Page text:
SAT* Workshop and Teenage Proofreaders
I’ve been putting together a worktext to go with the three-hour audio workshop I recorded in April, and all the pieces are finally coming together. The thing that has taken the longest is getting the live audio mastered into the proper format, but it’s happening today, and I believe I’ll have it duplicated and ready to go for the HEAV convention, which is less than two weeks away! www.SAT-Workshop.com
One thing I discovered- or actually re-discovered– I realize it every time I write a book or article- is that it’s nearly impossible to proofread my own work. Because I know the material so well, I tend to read what I think I wrote. Someone with a fresh eye can catch small typos and transpositions that I’ve overlooked, just as I can catch the errors in other people’s writing.
My first choice for front-line proofreading is always one of my own boys. If you write anything at all, I suggest that you ask one of your students to proofread it for you. They may or may not be naturally gifted in English, but it’s amazing how much they can catch. I am always touched by the amount of care and thought they put into the process. Even if the subject isn’t intrinsically interesting (66 pages of test prep tips, techniques, and strategies for the SAT isn’t exactly Lord of the Rings!) they know it’s important to me, and they invest the time to do their best.
Of course, as always, there’s a method in my madness. If it’s hard for me to catch typos in my writing, despite decades of experience, how much harder must it be for a teenager to catch the errors in his own writing? Therefore, because they need to learn to be good writing evaluators, it makes sense to let them practice on my work.
One of the benefits of letting a teenager proof my writing is that they sometimes discover phrases or concepts that may not be entirely clear to a younger person. This is especially important when I’m writing something such as the SAT-prep worktext that is meant for teens. Usually an extra word or two, or the addition of an explanatory phrase, will clarify the sentence, but sometimes, I find that I’ve wandered into a thicket of obfuscation, and just need to back out and take a clearer path.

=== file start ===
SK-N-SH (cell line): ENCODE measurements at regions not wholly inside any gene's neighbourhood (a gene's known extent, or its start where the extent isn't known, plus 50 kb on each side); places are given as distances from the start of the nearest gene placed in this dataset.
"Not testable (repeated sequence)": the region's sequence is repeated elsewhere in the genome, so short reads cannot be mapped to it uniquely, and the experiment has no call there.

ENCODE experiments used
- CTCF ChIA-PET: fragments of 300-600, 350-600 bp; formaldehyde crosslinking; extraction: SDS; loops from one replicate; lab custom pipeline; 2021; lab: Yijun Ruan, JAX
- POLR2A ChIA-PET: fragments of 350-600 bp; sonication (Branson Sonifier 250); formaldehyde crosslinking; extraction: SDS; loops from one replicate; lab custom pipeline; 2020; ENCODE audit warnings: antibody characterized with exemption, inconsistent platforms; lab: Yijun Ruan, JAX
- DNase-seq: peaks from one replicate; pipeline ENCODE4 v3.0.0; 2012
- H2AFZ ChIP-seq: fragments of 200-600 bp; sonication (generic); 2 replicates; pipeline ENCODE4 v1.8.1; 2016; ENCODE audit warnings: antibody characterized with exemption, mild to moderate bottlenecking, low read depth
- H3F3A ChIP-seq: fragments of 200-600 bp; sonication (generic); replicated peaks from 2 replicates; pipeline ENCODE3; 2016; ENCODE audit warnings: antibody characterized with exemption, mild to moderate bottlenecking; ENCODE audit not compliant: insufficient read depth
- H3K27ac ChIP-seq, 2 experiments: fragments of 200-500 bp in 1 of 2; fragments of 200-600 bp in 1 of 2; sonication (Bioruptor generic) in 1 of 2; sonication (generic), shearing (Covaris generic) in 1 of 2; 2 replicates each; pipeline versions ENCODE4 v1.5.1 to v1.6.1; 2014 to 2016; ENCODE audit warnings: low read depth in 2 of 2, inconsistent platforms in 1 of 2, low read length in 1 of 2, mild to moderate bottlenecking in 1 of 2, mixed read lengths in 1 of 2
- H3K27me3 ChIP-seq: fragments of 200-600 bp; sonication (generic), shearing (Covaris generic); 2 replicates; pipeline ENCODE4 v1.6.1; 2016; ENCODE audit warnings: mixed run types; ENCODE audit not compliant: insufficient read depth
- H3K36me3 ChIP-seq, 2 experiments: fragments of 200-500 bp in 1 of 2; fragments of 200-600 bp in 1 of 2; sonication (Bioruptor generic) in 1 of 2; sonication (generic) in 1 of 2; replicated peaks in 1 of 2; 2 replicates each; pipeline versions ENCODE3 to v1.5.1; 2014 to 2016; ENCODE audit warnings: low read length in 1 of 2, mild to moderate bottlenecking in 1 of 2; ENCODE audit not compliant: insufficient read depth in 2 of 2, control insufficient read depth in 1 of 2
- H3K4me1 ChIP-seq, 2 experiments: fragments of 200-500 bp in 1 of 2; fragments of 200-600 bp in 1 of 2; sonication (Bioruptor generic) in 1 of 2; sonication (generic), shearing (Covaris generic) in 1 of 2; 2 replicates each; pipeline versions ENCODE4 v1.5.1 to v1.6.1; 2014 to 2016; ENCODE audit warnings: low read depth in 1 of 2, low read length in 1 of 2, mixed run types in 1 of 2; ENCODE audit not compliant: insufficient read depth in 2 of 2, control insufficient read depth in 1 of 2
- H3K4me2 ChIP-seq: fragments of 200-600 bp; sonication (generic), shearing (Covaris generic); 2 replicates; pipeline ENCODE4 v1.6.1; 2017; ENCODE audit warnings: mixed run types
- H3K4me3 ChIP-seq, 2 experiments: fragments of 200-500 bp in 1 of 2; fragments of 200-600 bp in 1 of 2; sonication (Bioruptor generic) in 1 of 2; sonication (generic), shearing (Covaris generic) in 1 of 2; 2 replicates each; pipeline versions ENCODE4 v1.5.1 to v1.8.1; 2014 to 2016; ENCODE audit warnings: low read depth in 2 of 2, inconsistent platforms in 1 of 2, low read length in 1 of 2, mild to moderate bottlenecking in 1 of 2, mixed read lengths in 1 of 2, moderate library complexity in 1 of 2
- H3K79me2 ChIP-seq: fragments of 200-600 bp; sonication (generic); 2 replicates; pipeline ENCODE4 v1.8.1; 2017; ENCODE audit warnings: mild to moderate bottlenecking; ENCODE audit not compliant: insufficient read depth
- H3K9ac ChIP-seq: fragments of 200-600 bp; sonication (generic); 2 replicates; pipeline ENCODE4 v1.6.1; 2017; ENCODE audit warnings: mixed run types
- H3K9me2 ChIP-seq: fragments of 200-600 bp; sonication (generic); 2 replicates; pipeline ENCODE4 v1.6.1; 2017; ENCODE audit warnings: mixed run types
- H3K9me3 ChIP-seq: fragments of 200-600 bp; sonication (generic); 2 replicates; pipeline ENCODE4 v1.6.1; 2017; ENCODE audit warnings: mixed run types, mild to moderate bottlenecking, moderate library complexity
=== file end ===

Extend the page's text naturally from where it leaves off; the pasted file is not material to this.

The lesson my boys take away from this exercise is simply that writing is never perfect the first time through– even when a “writer” is doing it, and that it’s both normal and necessary to go back through and improve the first draft. We have never played “gotcha” with writing evaluations- we know that mistakes and typographical errors happen, and that fixing them is part of the writing process.
I highly recommend that you try letting your teenager proofread for you. It can be helpful to both of you, and working together is one of the greatest pleasures of being part of a family.
Conquer the Test! Tips, Techniques, and Strategies for Getting the SAT* Score You Need will be available on my website at www.SAT-Workshop.com within the next three weeks (I’m not sure if I can get it up before the convention, but it will definitely be up soon.)
Do you get the Circe Institute newsletter from Andrew Kern? He had an excellent guest article on “The Picture of Dorian Gray” or “The Picture of Oscar Wilde”? in the current issue. I recommend that you check it out!
Finally, I’m working my little booklet, Evaluating Writing: The Easy Way. Do you have any questions on writing evaluation that you’d like to have answered? If so, please ask them in a comment or via e-mail, and I’ll try to make sure they are covered. My goal for this little volume is to have something basic, approachable, and not overwhelming for parents to use- maybe even by the convention!
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